Public space protection orders relating to dog controls

Solihull Council is consulting on the imposition of two Public Space Protection Orders (PSPOs) relating to dog controls and is also seeking views on other areas of dog-related anti-social behaviour.

Millie on the beach

The first proposed PSPO relates to dog fouling. It creates an offence for a person in charge of a dog to fail to remove, and properly dispose of, faeces from the dog. The Order would apply to all land in the borough that is open to the air and to which the public are entitled or permitted to have access. There are, however, exemptions for people with disabilities.

The second PSPO relates to the exclusion of dogs from children’s play areas and school land. It creates an offence for a person in charge of a dog to take it into such an area of land.

The Council is also seeking views on other areas of dog-related anti-social behaviour. These relate to the maximum number of dogs one person can walk at one time and the requirement to keep dogs on leads in certain areas or at the request of a Council official.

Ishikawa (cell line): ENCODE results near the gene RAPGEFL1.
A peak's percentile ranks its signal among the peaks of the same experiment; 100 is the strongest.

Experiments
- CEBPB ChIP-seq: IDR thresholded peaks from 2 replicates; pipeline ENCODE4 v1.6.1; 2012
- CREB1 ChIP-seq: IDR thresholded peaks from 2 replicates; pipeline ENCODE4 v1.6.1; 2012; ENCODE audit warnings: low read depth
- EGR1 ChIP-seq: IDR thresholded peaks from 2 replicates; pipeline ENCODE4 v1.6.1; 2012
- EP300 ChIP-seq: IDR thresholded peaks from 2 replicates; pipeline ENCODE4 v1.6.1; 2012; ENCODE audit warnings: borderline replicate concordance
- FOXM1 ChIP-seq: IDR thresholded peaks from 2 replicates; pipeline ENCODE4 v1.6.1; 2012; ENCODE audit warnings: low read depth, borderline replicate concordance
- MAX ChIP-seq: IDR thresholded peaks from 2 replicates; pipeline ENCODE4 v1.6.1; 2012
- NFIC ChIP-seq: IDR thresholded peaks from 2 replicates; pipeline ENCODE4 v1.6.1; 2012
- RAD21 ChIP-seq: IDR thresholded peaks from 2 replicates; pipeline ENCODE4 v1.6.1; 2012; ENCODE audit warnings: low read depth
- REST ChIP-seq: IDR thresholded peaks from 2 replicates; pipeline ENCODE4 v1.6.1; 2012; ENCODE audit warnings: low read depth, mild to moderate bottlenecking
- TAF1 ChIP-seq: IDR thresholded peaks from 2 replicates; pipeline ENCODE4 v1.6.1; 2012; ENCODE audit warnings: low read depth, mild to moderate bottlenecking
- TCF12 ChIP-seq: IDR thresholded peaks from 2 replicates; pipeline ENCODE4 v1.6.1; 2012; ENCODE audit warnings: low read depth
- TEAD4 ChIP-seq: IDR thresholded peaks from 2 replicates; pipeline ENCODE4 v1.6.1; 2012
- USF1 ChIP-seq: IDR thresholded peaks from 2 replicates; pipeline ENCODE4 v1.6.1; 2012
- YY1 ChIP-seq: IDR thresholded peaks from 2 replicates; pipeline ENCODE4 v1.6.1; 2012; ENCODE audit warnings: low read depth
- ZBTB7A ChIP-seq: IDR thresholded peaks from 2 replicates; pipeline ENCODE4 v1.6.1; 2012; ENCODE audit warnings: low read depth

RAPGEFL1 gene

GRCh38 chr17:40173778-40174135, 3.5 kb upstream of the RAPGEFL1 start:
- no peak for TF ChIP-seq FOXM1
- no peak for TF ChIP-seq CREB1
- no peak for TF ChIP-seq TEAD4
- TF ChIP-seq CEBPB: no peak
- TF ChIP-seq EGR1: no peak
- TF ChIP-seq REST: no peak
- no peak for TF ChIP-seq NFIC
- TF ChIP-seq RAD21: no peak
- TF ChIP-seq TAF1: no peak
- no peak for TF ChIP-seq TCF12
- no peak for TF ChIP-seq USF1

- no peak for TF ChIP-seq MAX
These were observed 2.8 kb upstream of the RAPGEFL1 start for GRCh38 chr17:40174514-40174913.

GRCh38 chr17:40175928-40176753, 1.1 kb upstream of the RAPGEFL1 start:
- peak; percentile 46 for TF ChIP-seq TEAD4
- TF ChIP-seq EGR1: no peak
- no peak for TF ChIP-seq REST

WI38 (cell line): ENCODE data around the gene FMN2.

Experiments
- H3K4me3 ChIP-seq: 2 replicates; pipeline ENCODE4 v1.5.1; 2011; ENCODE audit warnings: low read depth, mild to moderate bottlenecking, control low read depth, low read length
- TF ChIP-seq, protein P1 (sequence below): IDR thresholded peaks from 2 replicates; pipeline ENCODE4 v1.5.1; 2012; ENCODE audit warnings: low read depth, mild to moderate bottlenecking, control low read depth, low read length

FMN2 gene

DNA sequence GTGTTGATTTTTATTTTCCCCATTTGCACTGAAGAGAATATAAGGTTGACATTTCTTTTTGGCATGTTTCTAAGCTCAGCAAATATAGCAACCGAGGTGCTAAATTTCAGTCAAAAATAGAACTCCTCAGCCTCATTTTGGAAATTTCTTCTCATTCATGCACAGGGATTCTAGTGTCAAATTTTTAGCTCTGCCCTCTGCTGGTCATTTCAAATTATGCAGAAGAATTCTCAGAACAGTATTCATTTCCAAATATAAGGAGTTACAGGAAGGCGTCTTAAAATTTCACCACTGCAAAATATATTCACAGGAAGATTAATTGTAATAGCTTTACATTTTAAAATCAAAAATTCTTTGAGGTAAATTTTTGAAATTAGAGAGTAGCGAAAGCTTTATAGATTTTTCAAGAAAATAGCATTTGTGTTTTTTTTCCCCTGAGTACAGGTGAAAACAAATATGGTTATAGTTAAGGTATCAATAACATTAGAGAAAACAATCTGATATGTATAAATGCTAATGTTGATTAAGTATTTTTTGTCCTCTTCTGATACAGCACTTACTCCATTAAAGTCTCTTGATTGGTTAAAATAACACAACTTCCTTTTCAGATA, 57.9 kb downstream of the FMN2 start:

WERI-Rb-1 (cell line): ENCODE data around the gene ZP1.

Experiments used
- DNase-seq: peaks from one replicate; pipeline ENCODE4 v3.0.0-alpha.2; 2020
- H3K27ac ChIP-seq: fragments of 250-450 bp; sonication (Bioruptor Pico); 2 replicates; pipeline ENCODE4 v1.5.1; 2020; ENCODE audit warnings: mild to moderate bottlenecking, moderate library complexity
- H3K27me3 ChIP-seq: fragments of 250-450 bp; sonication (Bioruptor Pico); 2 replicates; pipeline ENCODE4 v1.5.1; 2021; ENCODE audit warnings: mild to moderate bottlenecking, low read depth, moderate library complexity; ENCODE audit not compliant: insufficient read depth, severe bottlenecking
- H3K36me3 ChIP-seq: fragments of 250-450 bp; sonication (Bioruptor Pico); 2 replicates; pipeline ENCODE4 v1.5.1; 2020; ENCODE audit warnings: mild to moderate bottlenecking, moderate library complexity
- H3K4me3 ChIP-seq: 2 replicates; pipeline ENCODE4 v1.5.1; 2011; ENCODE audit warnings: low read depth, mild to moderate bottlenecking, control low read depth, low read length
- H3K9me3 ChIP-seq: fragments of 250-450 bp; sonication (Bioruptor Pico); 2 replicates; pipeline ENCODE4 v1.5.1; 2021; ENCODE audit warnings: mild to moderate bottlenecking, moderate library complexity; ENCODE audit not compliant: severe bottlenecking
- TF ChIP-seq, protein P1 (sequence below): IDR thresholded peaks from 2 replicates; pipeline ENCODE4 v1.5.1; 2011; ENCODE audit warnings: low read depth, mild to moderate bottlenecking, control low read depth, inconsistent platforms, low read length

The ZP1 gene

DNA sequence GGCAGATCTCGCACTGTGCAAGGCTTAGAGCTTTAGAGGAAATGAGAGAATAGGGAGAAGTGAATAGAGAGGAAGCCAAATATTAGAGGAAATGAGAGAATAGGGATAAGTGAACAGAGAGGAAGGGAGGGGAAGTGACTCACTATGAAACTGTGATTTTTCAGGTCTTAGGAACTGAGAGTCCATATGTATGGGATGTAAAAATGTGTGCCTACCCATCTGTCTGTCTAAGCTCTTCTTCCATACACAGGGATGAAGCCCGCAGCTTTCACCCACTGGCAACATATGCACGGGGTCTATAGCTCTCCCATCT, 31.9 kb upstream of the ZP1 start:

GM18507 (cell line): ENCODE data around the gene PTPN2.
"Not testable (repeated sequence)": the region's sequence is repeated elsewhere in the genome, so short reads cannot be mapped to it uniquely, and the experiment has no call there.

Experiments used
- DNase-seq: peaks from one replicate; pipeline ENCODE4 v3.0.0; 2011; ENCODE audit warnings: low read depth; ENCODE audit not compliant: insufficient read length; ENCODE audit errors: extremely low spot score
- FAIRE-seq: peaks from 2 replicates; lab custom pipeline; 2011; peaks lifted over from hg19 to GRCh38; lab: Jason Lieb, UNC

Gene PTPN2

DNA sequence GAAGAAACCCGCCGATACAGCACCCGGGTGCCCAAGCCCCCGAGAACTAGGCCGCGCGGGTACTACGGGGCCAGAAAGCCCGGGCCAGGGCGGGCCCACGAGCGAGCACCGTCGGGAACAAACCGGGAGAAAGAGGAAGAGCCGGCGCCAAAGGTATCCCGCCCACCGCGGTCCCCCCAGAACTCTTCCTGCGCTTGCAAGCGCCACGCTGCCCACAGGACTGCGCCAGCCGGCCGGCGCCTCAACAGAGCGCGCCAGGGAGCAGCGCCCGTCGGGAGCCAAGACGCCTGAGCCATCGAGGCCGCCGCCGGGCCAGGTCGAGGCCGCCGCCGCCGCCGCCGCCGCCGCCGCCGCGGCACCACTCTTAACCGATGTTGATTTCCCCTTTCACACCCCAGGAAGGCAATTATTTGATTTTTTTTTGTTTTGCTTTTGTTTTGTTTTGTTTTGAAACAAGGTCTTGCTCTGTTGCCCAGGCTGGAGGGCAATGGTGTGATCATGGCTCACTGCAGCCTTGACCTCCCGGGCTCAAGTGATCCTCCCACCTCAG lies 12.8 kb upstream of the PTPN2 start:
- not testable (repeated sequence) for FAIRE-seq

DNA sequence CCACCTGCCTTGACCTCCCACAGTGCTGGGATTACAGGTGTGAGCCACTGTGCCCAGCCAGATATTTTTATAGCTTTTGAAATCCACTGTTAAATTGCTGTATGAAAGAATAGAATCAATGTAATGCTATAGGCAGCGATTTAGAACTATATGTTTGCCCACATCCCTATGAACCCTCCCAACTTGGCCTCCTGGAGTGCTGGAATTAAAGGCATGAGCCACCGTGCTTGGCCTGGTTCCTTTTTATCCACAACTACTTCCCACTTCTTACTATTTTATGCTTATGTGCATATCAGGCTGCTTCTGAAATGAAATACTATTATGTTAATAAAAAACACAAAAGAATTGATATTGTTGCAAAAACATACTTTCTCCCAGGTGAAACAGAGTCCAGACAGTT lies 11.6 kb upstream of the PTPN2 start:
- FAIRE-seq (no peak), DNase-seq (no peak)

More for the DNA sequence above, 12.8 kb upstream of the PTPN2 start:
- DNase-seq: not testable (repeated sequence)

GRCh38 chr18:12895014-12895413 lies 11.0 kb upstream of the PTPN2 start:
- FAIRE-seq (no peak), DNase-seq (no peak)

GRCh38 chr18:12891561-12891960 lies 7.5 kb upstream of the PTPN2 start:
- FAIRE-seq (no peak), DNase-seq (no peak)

Draft wording of said orders can be accessed below:

This consultation will close on Sunday 16 January 2022.

You can read more and find the link to a short survey via this link: Public Space Protection Orders relating to dog controls consultation | solihull.gov.uk


One thought on “Public space protection orders relating to dog controls

  1. Declaratory regulations will mean little if there is no enforcement. There is little apparent enforcement now regarding dogs locally, so what will be different with these regulations? Regarding faeces it would help to have more bins, not less – in and around Hillfield Park for example. Instead we have fewer bins. Who actually is going to enforce these regulations? It is difficult to see WMP having the resources or the inclination to undertake this role. Who legally is responsible for removing the “gifts” that sometimes can be found hanging in bushes / trees and then linger for a long time?

    So Ken, start with more bins in and around parks. Then advertise that and only then go down the enforcement route.

    The second proposal is different and could be easier to enforce. Not that it is without problems.

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